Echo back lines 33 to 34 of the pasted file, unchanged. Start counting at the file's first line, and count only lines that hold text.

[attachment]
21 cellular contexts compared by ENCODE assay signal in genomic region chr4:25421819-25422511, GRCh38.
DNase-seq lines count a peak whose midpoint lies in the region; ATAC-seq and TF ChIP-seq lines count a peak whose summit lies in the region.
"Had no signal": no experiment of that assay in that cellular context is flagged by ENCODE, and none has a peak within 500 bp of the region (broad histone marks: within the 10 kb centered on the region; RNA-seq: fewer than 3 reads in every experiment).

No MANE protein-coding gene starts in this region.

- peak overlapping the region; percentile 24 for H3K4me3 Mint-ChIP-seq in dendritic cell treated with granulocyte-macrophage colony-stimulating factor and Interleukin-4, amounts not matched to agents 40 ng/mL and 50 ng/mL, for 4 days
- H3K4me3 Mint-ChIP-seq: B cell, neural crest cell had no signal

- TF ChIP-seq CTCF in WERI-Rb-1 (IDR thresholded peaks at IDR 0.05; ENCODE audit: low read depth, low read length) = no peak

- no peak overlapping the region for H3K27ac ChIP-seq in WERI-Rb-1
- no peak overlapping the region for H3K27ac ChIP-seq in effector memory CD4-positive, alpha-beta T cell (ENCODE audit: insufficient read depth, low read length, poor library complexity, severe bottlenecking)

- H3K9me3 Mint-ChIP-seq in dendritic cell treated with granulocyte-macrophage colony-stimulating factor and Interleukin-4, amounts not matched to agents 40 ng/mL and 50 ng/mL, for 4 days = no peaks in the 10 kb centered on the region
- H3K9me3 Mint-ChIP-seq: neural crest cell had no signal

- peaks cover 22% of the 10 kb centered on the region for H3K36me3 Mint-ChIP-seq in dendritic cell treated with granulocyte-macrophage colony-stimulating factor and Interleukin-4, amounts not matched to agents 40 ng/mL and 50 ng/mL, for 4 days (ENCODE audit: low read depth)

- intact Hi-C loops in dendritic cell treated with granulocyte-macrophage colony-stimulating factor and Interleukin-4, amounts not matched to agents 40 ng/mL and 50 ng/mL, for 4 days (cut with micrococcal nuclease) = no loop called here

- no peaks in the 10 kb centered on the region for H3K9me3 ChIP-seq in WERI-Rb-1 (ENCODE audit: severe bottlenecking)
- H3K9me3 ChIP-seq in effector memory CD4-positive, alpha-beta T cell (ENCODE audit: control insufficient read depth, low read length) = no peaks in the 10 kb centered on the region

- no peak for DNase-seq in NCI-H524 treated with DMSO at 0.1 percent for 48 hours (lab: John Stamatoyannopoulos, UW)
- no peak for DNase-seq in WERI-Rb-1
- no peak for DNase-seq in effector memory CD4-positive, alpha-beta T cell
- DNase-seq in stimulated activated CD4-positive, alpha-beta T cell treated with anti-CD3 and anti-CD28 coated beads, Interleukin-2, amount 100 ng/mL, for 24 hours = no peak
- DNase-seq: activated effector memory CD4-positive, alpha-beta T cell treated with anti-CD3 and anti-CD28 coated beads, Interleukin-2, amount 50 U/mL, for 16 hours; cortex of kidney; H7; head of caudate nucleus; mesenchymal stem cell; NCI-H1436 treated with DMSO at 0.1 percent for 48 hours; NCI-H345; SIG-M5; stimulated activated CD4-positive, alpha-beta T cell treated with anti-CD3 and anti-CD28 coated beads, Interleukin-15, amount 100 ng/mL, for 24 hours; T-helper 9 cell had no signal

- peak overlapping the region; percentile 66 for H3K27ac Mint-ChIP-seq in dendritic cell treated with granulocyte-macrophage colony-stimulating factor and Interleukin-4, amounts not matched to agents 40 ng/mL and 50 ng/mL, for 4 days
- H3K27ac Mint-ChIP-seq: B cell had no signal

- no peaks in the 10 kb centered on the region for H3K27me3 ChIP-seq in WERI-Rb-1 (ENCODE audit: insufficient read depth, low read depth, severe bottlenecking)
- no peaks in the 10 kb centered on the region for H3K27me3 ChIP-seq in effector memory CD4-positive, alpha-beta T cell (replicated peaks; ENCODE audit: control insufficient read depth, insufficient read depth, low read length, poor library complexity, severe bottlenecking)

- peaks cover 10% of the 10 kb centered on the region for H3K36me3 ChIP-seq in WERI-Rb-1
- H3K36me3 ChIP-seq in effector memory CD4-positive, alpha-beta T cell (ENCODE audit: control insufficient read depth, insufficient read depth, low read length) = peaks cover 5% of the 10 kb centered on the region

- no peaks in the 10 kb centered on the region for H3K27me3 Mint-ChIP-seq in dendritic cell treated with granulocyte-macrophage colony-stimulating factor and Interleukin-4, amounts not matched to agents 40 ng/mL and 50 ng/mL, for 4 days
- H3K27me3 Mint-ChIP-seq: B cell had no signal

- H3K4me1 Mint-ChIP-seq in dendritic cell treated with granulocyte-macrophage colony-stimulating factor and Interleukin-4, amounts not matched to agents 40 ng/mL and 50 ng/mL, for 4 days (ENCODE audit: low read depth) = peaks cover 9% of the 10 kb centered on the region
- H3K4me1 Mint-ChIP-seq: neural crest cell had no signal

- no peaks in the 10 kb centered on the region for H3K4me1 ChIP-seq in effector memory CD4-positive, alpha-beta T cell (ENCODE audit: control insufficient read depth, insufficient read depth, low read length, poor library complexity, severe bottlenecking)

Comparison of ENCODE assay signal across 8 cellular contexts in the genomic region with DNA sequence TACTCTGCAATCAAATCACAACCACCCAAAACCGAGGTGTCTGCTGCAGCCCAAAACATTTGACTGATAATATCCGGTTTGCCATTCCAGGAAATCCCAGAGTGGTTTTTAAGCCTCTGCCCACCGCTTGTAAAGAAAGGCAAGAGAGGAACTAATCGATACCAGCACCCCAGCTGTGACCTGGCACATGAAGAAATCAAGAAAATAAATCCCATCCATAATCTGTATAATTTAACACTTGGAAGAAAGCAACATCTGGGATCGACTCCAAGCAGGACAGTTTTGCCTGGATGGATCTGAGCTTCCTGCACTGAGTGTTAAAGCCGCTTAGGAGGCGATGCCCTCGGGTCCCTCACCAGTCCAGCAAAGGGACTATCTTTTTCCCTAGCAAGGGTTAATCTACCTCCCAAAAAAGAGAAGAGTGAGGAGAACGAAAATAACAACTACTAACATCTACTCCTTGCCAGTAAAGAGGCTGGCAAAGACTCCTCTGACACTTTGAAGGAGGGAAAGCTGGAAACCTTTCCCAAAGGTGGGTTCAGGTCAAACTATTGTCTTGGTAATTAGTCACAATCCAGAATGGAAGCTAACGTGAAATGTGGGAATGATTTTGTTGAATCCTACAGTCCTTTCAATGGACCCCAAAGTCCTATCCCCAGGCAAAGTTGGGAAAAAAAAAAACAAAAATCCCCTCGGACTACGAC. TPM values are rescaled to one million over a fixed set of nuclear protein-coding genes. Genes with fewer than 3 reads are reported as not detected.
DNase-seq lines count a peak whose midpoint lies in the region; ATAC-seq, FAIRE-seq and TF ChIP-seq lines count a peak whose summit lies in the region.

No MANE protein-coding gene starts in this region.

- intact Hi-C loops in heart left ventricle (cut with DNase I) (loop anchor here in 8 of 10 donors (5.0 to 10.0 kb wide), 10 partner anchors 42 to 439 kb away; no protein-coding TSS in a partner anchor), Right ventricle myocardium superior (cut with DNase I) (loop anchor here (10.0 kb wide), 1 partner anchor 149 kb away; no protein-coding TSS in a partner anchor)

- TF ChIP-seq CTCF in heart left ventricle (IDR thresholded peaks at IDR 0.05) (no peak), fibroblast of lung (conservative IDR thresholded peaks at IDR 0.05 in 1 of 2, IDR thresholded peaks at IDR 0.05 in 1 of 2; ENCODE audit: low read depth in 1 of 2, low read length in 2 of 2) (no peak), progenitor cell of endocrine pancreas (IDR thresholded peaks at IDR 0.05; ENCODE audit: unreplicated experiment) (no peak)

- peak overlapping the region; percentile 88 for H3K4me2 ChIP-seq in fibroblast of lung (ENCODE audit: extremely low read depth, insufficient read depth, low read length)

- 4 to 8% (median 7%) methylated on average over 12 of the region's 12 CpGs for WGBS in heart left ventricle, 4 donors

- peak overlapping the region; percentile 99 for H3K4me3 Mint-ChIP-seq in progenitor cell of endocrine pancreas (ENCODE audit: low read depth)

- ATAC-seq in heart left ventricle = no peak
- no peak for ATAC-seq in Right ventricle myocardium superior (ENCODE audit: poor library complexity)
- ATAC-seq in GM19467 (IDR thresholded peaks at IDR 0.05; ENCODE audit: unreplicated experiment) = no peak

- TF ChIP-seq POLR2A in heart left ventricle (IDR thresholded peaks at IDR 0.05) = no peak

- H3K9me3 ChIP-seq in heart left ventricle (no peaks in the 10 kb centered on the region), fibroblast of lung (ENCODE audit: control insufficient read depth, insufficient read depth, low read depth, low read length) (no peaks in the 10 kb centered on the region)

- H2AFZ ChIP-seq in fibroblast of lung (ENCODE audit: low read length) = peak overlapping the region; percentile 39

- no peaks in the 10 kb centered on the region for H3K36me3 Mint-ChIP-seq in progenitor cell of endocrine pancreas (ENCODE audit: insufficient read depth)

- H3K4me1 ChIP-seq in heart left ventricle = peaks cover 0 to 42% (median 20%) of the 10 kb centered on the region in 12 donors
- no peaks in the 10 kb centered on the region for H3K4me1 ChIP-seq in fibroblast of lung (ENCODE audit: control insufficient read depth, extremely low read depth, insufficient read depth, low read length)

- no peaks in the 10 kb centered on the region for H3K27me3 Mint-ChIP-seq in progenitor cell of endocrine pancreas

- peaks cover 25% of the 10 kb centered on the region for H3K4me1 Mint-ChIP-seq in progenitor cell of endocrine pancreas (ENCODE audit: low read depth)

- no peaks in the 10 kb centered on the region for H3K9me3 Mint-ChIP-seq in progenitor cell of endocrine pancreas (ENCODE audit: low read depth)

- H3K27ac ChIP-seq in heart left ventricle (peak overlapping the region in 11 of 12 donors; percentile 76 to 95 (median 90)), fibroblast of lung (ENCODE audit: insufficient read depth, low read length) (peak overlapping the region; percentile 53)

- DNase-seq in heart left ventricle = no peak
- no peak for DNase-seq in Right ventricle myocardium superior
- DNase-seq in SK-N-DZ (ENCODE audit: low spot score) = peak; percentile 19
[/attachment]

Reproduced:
DNase-seq lines count a peak whose midpoint lies in the region; ATAC-seq, FAIRE-seq and TF ChIP-seq lines count a peak whose summit lies in the region.

No MANE protein-coding gene starts in this region.